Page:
The technique of prospectively ECG-triggered exposure of individual slices with single-line CT apparatus of the 3rd generation (X-ray source and detector system rotate in common around a system axis) has been known since the early 1980's. A characteristic feature of the ECG signal, for example the R-wave, is used to implement an axial exposure in a defined heart phase for a fixed position (z-position) of the examination subject relative to the X-ray source and detector system in the direction of the system axis (z-direction). A full-revolution scan or sub-revolution scan is triggered after a selectable time delay (in % of the average RR interval of the ECG signal or absolutely in msec) relative to the respectively preceding R-wave. The data required for the image reconstruction at this z-position can be collected in a number of successive revolutions in order to improve the time resolution.

Given a single-line CT apparatus, i.e. a CT apparatus whose detector system is a single line of individual detectors, it is also known to implement a spiral scan with the ECG signal registered in parallel therewith (referred to as retrospective gating). Here, tomograms are subsequently calculated in the image reconstruction only from data in permitted data regions (in the respectively desired heart phase, for example in the diastole). In a single-line CT apparatus, this has the drawback that a gap-free coverage of the volume z-direction with tomograms is not achieved. In a spiral scan, a relative displacement of the X-ray source and detector system and the examination subject in the z-direction ensues simultaneously with a continuous rotation of X-ray-source and detector system around the system axis.

With the introduction of new CT apparatuses of the 3rd generation with sub-second rotation, i.e. X-ray source and detector system need less than one second for a complete revolution around the system axis, and multi-slice technology, i.e. a detector system with more than one line of individual detectors, heart diagnostics with CT apparatuses is experiencing a new boom. ECG-triggered axial exposures as well as spiral exposures with ECG signal registered in parallel (retrospective ECG gating) have been expanded to multi-slice CT apparatuses, i.e. CT apparatuses with multi-slice technology, which are also referred to as multi-line CT apparatuses. Due to the multi-cell quality, new possibilities also exist in retrospectively gated spiral examination with suitable reconstruction techniques such as, for example, the gap-free presentation of the heart volume in the z-direction in any desired phase of the heart cycle.

In ECG-triggered axial exposures, radiation is only triggered within the time span during which the data actually required for the image reconstruction are registered. The method is thus dose-sensitive; it uses only the X-ray dose actually needed for the image calculation. However, one tomogram of a slice (given single-line CT apparatus) or a number of tomograms of slices (given multi-line CT apparatus) are respectively registered at fixed table positions per exposure (scan). Between two scans, the examination subject and the X-ray source and the detector system—which assume a fixed z-position relative to one another during a scan—must be brought into the new, desired z-position. This takes time and is the reason that tomograms usually cannot be registered in every heart cycle (heart period) but only in every second or every third. The examination time is considerably lengthened as a result, and it is often not possible to acquire tomograms of the desired, thin slices of the entire heart volume in one breath-holding phase. Given multi-slice CT apparatus, moreover, the tomograms arise automatically at the spacing of a detector line in z-direction. For qualitatively high-grade 3D applications, for example volume renderings for presentation of the coronary arteries, however, tomograms with a smaller spacing in the z-direction are required. A reconstruction of corresponding tomograms is not possible given conventional single-slice exposures.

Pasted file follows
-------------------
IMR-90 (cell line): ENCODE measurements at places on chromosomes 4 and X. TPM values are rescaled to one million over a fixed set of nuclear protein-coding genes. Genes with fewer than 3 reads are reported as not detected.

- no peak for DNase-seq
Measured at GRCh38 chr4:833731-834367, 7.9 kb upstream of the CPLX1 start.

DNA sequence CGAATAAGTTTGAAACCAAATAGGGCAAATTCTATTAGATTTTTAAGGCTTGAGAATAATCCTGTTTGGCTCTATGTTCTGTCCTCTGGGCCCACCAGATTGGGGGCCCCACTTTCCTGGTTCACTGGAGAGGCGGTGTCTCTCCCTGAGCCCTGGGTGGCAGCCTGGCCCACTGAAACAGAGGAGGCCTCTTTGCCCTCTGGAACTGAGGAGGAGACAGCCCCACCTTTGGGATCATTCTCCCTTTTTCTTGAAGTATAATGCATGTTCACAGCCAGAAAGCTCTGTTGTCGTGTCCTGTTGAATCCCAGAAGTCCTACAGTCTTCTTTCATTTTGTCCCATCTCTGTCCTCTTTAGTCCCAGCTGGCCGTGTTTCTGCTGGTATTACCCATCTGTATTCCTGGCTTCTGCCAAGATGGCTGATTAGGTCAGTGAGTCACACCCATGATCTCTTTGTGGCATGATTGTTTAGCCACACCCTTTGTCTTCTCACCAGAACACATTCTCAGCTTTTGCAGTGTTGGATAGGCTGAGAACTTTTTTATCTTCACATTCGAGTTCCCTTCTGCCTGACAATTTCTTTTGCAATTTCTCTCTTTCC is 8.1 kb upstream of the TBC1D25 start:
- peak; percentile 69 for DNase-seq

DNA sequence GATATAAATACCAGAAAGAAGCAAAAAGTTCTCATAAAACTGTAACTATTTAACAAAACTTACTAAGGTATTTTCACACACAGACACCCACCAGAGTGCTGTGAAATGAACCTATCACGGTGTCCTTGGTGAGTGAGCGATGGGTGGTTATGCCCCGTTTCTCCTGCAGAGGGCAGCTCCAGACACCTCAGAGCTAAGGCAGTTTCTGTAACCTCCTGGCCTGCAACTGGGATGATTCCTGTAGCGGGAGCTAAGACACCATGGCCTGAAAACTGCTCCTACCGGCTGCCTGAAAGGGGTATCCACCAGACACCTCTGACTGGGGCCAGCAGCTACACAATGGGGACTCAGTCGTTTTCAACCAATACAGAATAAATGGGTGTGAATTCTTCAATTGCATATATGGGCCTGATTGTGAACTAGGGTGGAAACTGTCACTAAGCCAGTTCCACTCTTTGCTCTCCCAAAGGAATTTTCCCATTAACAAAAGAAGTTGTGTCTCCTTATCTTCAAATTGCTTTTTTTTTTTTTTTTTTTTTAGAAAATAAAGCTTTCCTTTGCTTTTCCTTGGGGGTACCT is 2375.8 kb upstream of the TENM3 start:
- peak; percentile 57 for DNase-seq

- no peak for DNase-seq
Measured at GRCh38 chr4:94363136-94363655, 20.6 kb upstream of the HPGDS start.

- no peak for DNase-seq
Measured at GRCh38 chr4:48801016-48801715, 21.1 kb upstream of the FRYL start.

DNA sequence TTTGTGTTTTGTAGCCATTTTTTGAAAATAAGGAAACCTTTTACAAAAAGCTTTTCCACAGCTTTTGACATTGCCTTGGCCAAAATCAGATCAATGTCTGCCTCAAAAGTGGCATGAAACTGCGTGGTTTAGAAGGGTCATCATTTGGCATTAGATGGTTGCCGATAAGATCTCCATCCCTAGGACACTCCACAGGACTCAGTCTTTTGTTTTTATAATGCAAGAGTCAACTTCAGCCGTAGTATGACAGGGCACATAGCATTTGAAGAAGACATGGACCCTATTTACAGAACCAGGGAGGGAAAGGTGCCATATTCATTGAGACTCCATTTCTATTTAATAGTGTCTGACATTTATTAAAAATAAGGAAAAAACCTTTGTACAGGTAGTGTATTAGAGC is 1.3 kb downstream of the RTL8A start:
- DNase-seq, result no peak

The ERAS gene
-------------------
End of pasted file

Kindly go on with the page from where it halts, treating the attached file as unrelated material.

Given spiral scans with a multi-line CT apparatus having the ECG signal registered in parallel, data are registered during the entire duration of the spiral scan. The data registered in the desired heart phases of the heart cycle are identified later (retrospectively) from the ECG signal registered during the spiral scan and are utilized for the reconstruction. In a multi-slice CT apparatus, this method has the advantage that tomograms in every desired heart phase can be reconstructed overlapping in the z-direction at arbitrarily small spacings. Due to the continuous relative motion between the examination subject and the X-ray source and detector system, the coverage of the entire heart volume with thin slices is possible in one breath-holding phase in a multi-slice CT apparatus. Both features are preconditions for qualitatively high-grade 3D representations of the heart.

In such exposure techniques, the patient absorbs an X-ray dose that is not inconsiderable.

In the context of reducing the dose applied to a patient, U.S. Pat. No. 5,625,662 teaches modulating the tube current of an X-ray tube provided as the X-ray source in a CT apparatus, dependent on the rotational angle of the X-ray tube as well as on weighting factors to be applied to the data acquired at the respective rotational angle.

In the same context, U.S. Pat. No. 5,485,494 discloses a CT apparatus wherein the tube current of an X-ray tube provided as the X-radiation source is modulated dependent on the rotational angle, this modulation being undertaken according to a stored function that is preferably acquired on the basis of a test scan of the patient.

SUMMARY OF THE INVENTION

An object of the present invention is to provide a method of the type initially described, wherein a body region of an examination subject executing a periodic motion can be registered with a reduced radiation dose.